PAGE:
So, we’re thinking of starting a commune. It would just be us and another family from our small group. Shared expenses, shared responsibilities, shared life.
What’s that? You think I’m joking? No, actually we’ve run the numbers, envisioned the reality, given it serious thought.
Why? Because our conversations are like a broken record.
Me: “I’m just so overwhelmed. Life is overwhelming. I’m so over being so overwhelmed.”
Tim: “I don’t have time to get everything done. I’m always out of time. I don’t even have time to talk about this. What time is it, anyway?”
Our dear prospective commune friends have managed to retain a little more composure and dignity while the McLennans dangle over the Cliffs of Insanity by a rapidly fraying rope, but they can relate. Life is overwhelming. Time is tight. That which is demanded of us seems to far outweigh our resources.
The answer, of course, is radical change. Can’t get everything done? Schedule every minute of every waking hour! Feeling sluggish because of poor eating? Go vegan and start training for a 5k! Not experiencing abundant life in Christ? Trash your TV, read your Bible three times a day, and get up an hour earlier to pray!
Eh-hem. Okay, maybe not.
A few weeks ago I confessed that life has begun to feel like a desert – dry, barren, desolate. I’m out of energy, thirsty for change, and in way over my head. How did I get here?
The answer to that question is multi-faceted (see my first shot at conquering it here), but I’m certain part of it is this:
I tried too hard to get out.
There must be quicksand in this desert, because the harder I struggle to break free, the deeper I sink. All those radical changes I just mentioned? I’ve tried them. They helped for a time, but when I fell back into old habits (an inevitable symptom of the human condition, I’m afraid), the weight of failure just pushed me farther into the hole.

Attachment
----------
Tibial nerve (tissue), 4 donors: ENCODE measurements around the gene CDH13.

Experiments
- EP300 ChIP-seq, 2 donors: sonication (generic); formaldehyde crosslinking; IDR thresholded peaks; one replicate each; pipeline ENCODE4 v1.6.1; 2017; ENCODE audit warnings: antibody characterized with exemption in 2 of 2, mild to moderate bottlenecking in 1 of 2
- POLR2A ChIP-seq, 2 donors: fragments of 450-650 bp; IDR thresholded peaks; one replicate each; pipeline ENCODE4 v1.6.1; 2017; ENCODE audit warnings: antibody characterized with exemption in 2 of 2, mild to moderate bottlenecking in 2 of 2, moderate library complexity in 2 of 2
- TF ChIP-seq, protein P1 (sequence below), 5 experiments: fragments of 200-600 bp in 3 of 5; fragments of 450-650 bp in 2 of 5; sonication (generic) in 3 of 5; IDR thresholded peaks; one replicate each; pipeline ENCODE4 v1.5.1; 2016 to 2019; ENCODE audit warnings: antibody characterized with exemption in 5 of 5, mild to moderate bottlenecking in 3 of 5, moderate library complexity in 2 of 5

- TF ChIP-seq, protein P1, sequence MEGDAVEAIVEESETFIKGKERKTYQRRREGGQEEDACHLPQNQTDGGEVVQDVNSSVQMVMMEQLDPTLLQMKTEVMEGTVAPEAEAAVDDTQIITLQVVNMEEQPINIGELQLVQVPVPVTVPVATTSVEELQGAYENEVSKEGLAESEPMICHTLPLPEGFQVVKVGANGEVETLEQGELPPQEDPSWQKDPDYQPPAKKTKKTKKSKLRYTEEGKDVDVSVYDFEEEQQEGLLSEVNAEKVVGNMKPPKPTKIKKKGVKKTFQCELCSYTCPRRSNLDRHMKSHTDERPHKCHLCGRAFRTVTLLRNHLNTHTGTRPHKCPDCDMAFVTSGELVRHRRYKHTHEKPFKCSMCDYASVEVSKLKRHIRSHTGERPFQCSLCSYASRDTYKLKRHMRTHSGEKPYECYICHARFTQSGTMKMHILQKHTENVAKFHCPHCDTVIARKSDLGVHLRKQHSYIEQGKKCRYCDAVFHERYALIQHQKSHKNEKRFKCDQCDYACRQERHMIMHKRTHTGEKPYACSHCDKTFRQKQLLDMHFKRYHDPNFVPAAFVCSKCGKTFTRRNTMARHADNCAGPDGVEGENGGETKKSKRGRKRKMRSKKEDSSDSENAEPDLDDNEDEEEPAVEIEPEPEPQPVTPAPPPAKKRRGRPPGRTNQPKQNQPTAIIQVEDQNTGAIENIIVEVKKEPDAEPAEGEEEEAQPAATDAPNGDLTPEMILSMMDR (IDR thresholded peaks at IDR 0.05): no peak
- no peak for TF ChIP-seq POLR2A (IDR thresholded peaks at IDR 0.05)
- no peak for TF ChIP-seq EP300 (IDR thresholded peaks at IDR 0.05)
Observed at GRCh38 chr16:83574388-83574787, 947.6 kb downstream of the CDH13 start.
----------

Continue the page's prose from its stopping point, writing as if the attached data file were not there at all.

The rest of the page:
At small group last week, while tossing around more thoughts about communal living, I remembered something important:
It doesn’t matter how hard I strive or how radically I change my circumstances, real change happens individually, in the heart, by divine means.
How easy it is to forget that last part – the divine part – even though I’ve learned it the hard way before. How many times do I need to be reminded that I’m The Little Engine Who Couldn’t?
I can’t wrestle myself into being more compassionate, patient, or joyful. I can’t will the anxiety, frustration, and resentment out of my heart. Strict schedules and rigid discipline have never brought peace to anyone’s soul. Only God can do that.
A few days ago, at the invitation of my friend Allie, I began reading Sacred Rhythms, by Ruth Haley Barton. Barton asks us to put ourselves in the place of Bartimaeus, the blind beggar who cried out to Jesus for mercy. Jesus, hearing the man, called him over and asked, “What do you want me to do for you?”
What a question! Alison, what do you want me to do for you? I spent a solid hour with those words yesterday, and my fumbling response boiled down to one earnest request:
Jesus, I want you to change who I am.
I didn’t ask for more time, fewer responsibilities, or less stress. I didn’t ask for success, encouragement, or comfort. I asked for change. Make me more like you! my heart cried. And with that plea, I felt my feet wriggling free of the quicksand – not in an effort to rescue myself, but in desperation to get closer to him.
Perhaps that’s the path out of this desert – remembering our Rescuer. He led grumbling Israelites by cloud and fire, fed despondent Elijah with bread and water, appointed a plant to shade resentful Jonah.
I’m yours, Jesus. Lead the way.